Latest Edition of Annual 403(b) Study Released by BrightScope and ICI
San Diego, December 7, 2018 –
The average large 403(b) plan subject to the Employee Retirement Income Security Act of 1974 (ERISA) offered 27 “core” investment options in 2015, a joint research study released today…
The average large 403(b) plan subject to the Employee Retirement Income Security Act of 1974 (ERISA) offered 27 “core” investment options in 2015, a joint research study released today by BrightScope and the Investment Company Institute (ICI) has found. Offered by educational institutions, hospitals, and other nonprofit employers, 403(b) plans allow employees to make tax-deferred contributions, often include employer contributions, and offer a wide variety of investments.
“This report suggests that nonprofit employers sponsoring 403(b) plans recognize the importance of plan design and include features that will help attract and retain qualified workers,” said Sarah Holden, ICI senior director of retirement and investor research. “Plan design features, which drive engagement with retirement saving through 403(b) plans, include automatic enrollment, the structure of employer contributions, active and indexed investment options, and the flexibility of a loan feature. With these multiple features, employers are able to customize the design of their 403(b) plans to suit their workforces.”
The study, “The BrightScope/ICI Defined Contribution Plan Profile: A Close Look at ERISA 403(b) Plans, 2015,” examines 403(b) retirement plan design, including automatic enrollment of employees into the plan, employer contributions, and participant loans, as well as investment lineups. The report analyzes 403(b) plans covered by ERISA that had at least $1 million in plan assets and generally had 100 participants or more (large ERISA 403(b) plans).
The research found that in 2015, nearly all large ERISA 403(b) plans included domestic equity funds, international equity funds, and domestic bond funds in their core investment offerings. Nearly nine in 10 large ERISA 403(b) plans offered fixed annuities and more than eight in 10 offered target date funds. Other core investments options included non–target date balanced funds, international bond funds, and money funds. Incidence of Core Investment Options Offered by Type of Investment in Large ERISA 403(b) Plans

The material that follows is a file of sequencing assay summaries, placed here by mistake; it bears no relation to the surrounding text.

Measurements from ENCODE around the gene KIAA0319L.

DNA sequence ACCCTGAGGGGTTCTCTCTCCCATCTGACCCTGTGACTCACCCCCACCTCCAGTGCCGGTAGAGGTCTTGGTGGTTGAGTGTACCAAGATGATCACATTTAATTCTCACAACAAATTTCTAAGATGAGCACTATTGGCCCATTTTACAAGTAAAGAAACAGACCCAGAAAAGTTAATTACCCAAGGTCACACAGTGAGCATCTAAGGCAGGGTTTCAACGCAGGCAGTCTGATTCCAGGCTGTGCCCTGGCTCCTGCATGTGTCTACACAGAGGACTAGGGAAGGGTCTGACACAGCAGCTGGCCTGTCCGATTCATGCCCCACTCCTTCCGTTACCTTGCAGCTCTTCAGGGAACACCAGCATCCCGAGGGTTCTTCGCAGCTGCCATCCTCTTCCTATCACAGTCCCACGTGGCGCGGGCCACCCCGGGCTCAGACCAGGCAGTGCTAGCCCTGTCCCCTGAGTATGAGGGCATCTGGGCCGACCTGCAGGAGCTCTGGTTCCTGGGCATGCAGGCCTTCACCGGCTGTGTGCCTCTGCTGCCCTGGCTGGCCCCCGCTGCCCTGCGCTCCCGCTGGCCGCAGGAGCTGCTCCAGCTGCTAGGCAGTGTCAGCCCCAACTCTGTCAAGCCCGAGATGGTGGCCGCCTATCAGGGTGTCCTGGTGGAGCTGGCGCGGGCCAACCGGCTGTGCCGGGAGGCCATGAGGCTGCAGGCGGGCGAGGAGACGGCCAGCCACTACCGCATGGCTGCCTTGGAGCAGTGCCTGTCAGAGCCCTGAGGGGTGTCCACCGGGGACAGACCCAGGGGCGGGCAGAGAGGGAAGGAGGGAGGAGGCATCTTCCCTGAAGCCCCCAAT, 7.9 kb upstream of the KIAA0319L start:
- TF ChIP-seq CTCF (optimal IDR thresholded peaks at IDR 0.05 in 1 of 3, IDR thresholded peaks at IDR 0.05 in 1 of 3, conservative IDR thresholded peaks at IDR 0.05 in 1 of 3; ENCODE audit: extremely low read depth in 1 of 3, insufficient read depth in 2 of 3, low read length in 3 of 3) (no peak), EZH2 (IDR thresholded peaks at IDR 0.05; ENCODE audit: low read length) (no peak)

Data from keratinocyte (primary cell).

Percentage of plans with audited 403(b) filings in the BrightScope database offering the specified core investment option, 2015
1 A target date fund typically rebalances its portfolio to become less focused on growth and more focused on income as it approaches and passes the target date of the fund, which is usually included in the fund’s name.
2 Other includes commodity funds, real estate funds, and brokerage accounts, but each separate option is counted as a unique investment option.
Note: The sample is 3,730 plans with $380.2 billion in assets. Participant loans are excluded. Funds include mutual funds and variable annuities. Audited 403(b) filings generally include plans with 100 participants or more. Plans with less than $1 million in plan assets are excluded from this analysis. Investment options include mutual fund, variable annuity, and fixed annuity options. Core investment options are those that have at least 0.5 percent of plan assets. The funds in a target date fund suite are included if at least 0.5 percent of plan assets are invested in that suite.
Source: BrightScope Defined Contribution Plan Database
Employer Contributions Represent a Significant Portion of Contributions in 403(b) Plans
The study found that the majority of 403(b) plan sponsors had employer contributions. The DOL Form 5500 Research File data indicate that 81 percent of large ERISA 403(b) plans had employer contributions in 2015, up from 74 percent in 2009.
“Employer contributions have grown over time and constitute an important share of total ERISA 403(b) plan contributions, totaling $8 billion, or 29 percent of all contributions, in 2015,” said Brooks Herman, head of data and research at BrightScope. “Often designed as matching contributions, these employer contributions promote retirement saving among employees and encourage them to build a nest egg for the future.”
Other findings about large ERISA 403(b) plans’ investment options and asset allocations include:Total plan cost and mutual fund expense ratios have continued trending downward.
The BrightScope measure of total ERISA 403(b) plan costs—which includes administrative, advice, and other fees from Form 5500 filings, as well as asset-based investment management fees—has decreased since 2009. In 2015, the average total plan cost was 0.71 percent of assets, down from 0.82 percent in 2009. The study also shows that mutual fund expense ratios in large ERISA 403(b) plans tended to decrease during this time as well.Mutual funds were the largest share of plan assets (54 percent) in large ERISA 403(b) plans in 2015.
Variable annuities (including variable annuity mutual funds) held 24 percent of assets, and fixed annuities held 22 percent of assets. Index funds are widely available in large ERISA 403(b) plans.
In 2015, 97 percent of large ERISA 403(b) plans included index funds in their core investment lineups and index funds represented 21 percent of large ERISA 403(b) plan assets. Target date funds have become more common in large ERISA 403(b) plans.
In 2015, 81 percent of large ERISA 403(b) plans included target date funds in their core investment lineups, up from 51 percent in 2009. Target date funds represented 19 percent of plan assets in 2015, up from about 7 percent in 2009.
View the complete study here:
The BrightScope/ICI Defined Contribution Plan Profile: A Close Look at ERISA 403(b) Plans, 2015
If you have any questions about this report, please contact us at Research@brightscope.com